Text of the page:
Campus resources provide support to parenting students


Kaitlyn Murray

Puzzle pieces are scattered in the family-friendly area of the library after dedicated family study hours launched last week.

Savana Capp, Reporter

The Center for Adult and Veteran Services (CAVS) offers programs to help thousands of parenting students find a community on campus.

“Parenting students are historically an underserved population, especially at these big universities,” said Amber Thomas, graduate assistant for parenting students.

Scott Crawford, assistant director of CAVS, said 2,500-3,500 students are parents. Those estimates come from self-reports, so the true number of parenting students could be higher.

CAVS started with a task force five years ago, specifically dedicated to improving the state of affairs for parenting students on campus. The task force consisted of different people from around campus working in their free time at committee meetings.

These meetings turned into ideas which created programs like the family-friendly study hours held on the sixth floor of the Kent State library. There, parenting students can study or get homework done while their kids are safely entertained by a volunteer.

The area has toys, books and games for the kids to play with.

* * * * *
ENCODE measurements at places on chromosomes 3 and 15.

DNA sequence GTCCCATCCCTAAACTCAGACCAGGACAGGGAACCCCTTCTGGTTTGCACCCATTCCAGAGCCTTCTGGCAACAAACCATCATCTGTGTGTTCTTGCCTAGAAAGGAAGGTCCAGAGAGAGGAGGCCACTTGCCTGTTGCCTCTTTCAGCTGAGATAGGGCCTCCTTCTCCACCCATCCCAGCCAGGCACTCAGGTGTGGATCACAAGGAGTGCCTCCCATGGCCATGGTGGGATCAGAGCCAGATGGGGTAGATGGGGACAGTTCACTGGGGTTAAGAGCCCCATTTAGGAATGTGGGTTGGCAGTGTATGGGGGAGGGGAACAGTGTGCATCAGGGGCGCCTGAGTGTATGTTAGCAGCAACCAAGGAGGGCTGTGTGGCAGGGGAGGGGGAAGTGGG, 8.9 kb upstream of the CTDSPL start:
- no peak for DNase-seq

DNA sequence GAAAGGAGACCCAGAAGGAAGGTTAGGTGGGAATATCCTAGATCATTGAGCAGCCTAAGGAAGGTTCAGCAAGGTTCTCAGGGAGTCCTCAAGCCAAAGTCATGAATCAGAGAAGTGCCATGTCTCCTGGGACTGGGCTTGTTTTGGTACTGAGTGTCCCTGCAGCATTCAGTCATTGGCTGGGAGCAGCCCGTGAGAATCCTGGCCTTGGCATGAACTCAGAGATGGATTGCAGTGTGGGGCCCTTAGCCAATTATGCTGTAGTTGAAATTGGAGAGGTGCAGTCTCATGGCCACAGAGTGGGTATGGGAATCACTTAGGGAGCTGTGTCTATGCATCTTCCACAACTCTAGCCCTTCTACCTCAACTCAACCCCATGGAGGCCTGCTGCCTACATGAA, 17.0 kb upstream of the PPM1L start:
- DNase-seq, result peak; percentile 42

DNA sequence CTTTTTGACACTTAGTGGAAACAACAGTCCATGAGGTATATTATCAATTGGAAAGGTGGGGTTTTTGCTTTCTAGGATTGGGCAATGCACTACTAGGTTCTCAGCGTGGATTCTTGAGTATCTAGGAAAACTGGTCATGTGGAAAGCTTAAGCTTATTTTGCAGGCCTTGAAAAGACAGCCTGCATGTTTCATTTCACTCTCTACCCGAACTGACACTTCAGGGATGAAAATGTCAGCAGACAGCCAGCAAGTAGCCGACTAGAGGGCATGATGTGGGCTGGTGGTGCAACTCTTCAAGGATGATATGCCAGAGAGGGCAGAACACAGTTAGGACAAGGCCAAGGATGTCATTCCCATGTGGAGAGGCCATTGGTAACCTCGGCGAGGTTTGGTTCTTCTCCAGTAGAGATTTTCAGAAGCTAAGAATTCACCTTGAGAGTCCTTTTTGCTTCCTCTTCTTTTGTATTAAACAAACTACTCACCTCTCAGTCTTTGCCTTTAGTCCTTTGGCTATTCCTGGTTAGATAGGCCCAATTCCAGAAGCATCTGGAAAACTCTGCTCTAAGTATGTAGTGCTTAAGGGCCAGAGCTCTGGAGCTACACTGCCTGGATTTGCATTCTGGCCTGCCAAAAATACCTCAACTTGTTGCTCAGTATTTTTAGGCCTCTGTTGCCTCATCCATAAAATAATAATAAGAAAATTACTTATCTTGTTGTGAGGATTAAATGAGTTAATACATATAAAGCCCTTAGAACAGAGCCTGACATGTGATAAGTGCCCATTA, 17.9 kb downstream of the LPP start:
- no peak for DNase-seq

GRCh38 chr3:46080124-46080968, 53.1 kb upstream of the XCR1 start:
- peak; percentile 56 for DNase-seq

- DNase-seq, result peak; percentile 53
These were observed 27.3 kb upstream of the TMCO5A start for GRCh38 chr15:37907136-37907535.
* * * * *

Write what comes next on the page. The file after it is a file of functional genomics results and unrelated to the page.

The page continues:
“I know how hard grad school and undergrad as well is really difficult, so to have a whole family on top of that, it just really inspires me to see them manage it all,” said Kim Beasley, a graduate assistant for adults and veterans.

The program is currently looking for more volunteers and plans to ask child development students to participate. Some professors offer extra credit for those who volunteer.

Family-friendly study hours are Tuesdays from 2-5 p.m. and Wednesdays from 4-7 p.m., but the library’s sixth floor is always open for parents who need a place to study while their children have something to do.

Thomas said being a parenting student may feel isolating or lonely, but CAVS has many resources to make sure they feel just as important as every other student.

CAVS holds social events so other parenting students can get to know each other and build community.

“A lot of the programs we do are social in nature,” Crawford said. “The research shows that the more engaged a student is in on-campus activities the more likely they are to persist in next semester.”

One event was the center’s Halloween party, where they passed out candy to kids, let them decorate pumpkins and set up resource tables for the parents.

“Having that space where they can kind of just relax and spend time with their kid, but they’re also on campus as well, was meaningful to people,” said Thomas.

Another one of the center’s resources is the life mentorship program. A parenting student is paired with a mentor on campus to meet monthly and get the guidance that they need.

The program allows parenting students to earn points toward a scholarship for going to events and becoming part of the community.

“There’s lots of people who work for the university now too who went through the process of being a parenting student at Kent State and now they are advocating for those resources for them,” said Thomas.

The CAVS office is located in 181 Schwartz Center.

Savana Capp is a reporter. Contact her at [email protected]